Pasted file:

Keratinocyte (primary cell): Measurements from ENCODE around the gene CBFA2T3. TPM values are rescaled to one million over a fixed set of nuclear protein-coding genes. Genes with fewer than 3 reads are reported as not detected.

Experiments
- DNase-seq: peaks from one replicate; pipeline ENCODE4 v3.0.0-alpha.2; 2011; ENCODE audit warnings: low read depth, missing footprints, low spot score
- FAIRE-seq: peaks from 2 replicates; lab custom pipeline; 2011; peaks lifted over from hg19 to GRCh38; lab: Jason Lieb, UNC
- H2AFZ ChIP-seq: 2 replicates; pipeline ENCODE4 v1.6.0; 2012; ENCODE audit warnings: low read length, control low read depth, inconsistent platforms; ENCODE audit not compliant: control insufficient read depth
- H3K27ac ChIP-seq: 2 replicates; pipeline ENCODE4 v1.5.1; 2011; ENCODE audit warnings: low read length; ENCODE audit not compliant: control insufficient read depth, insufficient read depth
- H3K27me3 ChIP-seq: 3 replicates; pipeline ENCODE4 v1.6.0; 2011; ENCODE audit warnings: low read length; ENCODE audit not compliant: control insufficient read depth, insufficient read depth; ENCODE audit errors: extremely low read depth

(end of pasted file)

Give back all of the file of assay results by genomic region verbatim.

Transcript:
Keratinocyte (primary cell): Measurements from ENCODE around the gene CBFA2T3. TPM values are rescaled to one million over a fixed set of nuclear protein-coding genes. Genes with fewer than 3 reads are reported as not detected.

Experiments
- DNase-seq: peaks from one replicate; pipeline ENCODE4 v3.0.0-alpha.2; 2011; ENCODE audit warnings: low read depth, missing footprints, low spot score
- FAIRE-seq: peaks from 2 replicates; lab custom pipeline; 2011; peaks lifted over from hg19 to GRCh38; lab: Jason Lieb, UNC
- H2AFZ ChIP-seq: 2 replicates; pipeline ENCODE4 v1.6.0; 2012; ENCODE audit warnings: low read length, control low read depth, inconsistent platforms; ENCODE audit not compliant: control insufficient read depth
- H3K27ac ChIP-seq: 2 replicates; pipeline ENCODE4 v1.5.1; 2011; ENCODE audit warnings: low read length; ENCODE audit not compliant: control insufficient read depth, insufficient read depth
- H3K27me3 ChIP-seq: 3 replicates; pipeline ENCODE4 v1.6.0; 2011; ENCODE audit warnings: low read length; ENCODE audit not compliant: control insufficient read depth, insufficient read depth; ENCODE audit errors: extremely low read depth